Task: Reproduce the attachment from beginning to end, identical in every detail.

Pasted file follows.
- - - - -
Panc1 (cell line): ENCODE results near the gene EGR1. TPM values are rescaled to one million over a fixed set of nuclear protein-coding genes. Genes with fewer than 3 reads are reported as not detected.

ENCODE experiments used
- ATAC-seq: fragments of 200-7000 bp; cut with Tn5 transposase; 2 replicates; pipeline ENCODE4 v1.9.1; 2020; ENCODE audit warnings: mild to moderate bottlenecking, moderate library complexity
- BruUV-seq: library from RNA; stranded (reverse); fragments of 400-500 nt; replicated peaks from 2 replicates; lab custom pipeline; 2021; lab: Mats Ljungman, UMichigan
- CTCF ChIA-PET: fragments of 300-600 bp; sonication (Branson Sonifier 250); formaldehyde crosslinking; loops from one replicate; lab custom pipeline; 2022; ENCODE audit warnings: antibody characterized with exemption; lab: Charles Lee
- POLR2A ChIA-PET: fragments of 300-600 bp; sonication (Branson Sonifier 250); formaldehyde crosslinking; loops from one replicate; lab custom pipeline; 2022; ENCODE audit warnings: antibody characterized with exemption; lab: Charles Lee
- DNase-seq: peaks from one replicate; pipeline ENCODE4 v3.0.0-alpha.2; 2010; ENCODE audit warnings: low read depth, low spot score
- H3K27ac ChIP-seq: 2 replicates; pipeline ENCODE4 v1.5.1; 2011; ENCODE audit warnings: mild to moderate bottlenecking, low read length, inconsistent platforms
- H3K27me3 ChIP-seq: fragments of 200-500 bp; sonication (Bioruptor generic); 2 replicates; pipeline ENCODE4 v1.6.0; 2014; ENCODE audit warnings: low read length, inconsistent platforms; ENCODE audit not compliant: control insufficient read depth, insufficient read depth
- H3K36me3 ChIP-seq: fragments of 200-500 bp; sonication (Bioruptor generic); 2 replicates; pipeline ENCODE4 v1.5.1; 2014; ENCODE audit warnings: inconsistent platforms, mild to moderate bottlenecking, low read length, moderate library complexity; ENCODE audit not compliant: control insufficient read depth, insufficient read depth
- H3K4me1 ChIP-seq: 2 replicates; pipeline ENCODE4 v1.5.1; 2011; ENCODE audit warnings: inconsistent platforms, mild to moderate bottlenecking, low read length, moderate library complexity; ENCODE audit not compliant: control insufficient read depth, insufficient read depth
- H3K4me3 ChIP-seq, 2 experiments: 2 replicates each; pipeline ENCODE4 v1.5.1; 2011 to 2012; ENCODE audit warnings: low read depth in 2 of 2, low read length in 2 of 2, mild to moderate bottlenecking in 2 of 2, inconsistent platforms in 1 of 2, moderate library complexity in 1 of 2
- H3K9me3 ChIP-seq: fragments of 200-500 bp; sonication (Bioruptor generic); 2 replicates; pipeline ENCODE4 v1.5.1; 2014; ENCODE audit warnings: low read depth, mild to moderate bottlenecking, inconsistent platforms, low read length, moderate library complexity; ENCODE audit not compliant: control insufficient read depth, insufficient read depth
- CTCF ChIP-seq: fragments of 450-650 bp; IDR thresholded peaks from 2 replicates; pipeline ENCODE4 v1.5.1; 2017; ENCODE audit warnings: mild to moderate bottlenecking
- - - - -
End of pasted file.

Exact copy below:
Panc1 (cell line): ENCODE results near the gene EGR1. TPM values are rescaled to one million over a fixed set of nuclear protein-coding genes. Genes with fewer than 3 reads are reported as not detected.

ENCODE experiments used
- ATAC-seq: fragments of 200-7000 bp; cut with Tn5 transposase; 2 replicates; pipeline ENCODE4 v1.9.1; 2020; ENCODE audit warnings: mild to moderate bottlenecking, moderate library complexity
- BruUV-seq: library from RNA; stranded (reverse); fragments of 400-500 nt; replicated peaks from 2 replicates; lab custom pipeline; 2021; lab: Mats Ljungman, UMichigan
- CTCF ChIA-PET: fragments of 300-600 bp; sonication (Branson Sonifier 250); formaldehyde crosslinking; loops from one replicate; lab custom pipeline; 2022; ENCODE audit warnings: antibody characterized with exemption; lab: Charles Lee
- POLR2A ChIA-PET: fragments of 300-600 bp; sonication (Branson Sonifier 250); formaldehyde crosslinking; loops from one replicate; lab custom pipeline; 2022; ENCODE audit warnings: antibody characterized with exemption; lab: Charles Lee
- DNase-seq: peaks from one replicate; pipeline ENCODE4 v3.0.0-alpha.2; 2010; ENCODE audit warnings: low read depth, low spot score
- H3K27ac ChIP-seq: 2 replicates; pipeline ENCODE4 v1.5.1; 2011; ENCODE audit warnings: mild to moderate bottlenecking, low read length, inconsistent platforms
- H3K27me3 ChIP-seq: fragments of 200-500 bp; sonication (Bioruptor generic); 2 replicates; pipeline ENCODE4 v1.6.0; 2014; ENCODE audit warnings: low read length, inconsistent platforms; ENCODE audit not compliant: control insufficient read depth, insufficient read depth
- H3K36me3 ChIP-seq: fragments of 200-500 bp; sonication (Bioruptor generic); 2 replicates; pipeline ENCODE4 v1.5.1; 2014; ENCODE audit warnings: inconsistent platforms, mild to moderate bottlenecking, low read length, moderate library complexity; ENCODE audit not compliant: control insufficient read depth, insufficient read depth
- H3K4me1 ChIP-seq: 2 replicates; pipeline ENCODE4 v1.5.1; 2011; ENCODE audit warnings: inconsistent platforms, mild to moderate bottlenecking, low read length, moderate library complexity; ENCODE audit not compliant: control insufficient read depth, insufficient read depth
- H3K4me3 ChIP-seq, 2 experiments: 2 replicates each; pipeline ENCODE4 v1.5.1; 2011 to 2012; ENCODE audit warnings: low read depth in 2 of 2, low read length in 2 of 2, mild to moderate bottlenecking in 2 of 2, inconsistent platforms in 1 of 2, moderate library complexity in 1 of 2
- H3K9me3 ChIP-seq: fragments of 200-500 bp; sonication (Bioruptor generic); 2 replicates; pipeline ENCODE4 v1.5.1; 2014; ENCODE audit warnings: low read depth, mild to moderate bottlenecking, inconsistent platforms, low read length, moderate library complexity; ENCODE audit not compliant: control insufficient read depth, insufficient read depth
- CTCF ChIP-seq: fragments of 450-650 bp; IDR thresholded peaks from 2 replicates; pipeline ENCODE4 v1.5.1; 2017; ENCODE audit warnings: mild to moderate bottlenecking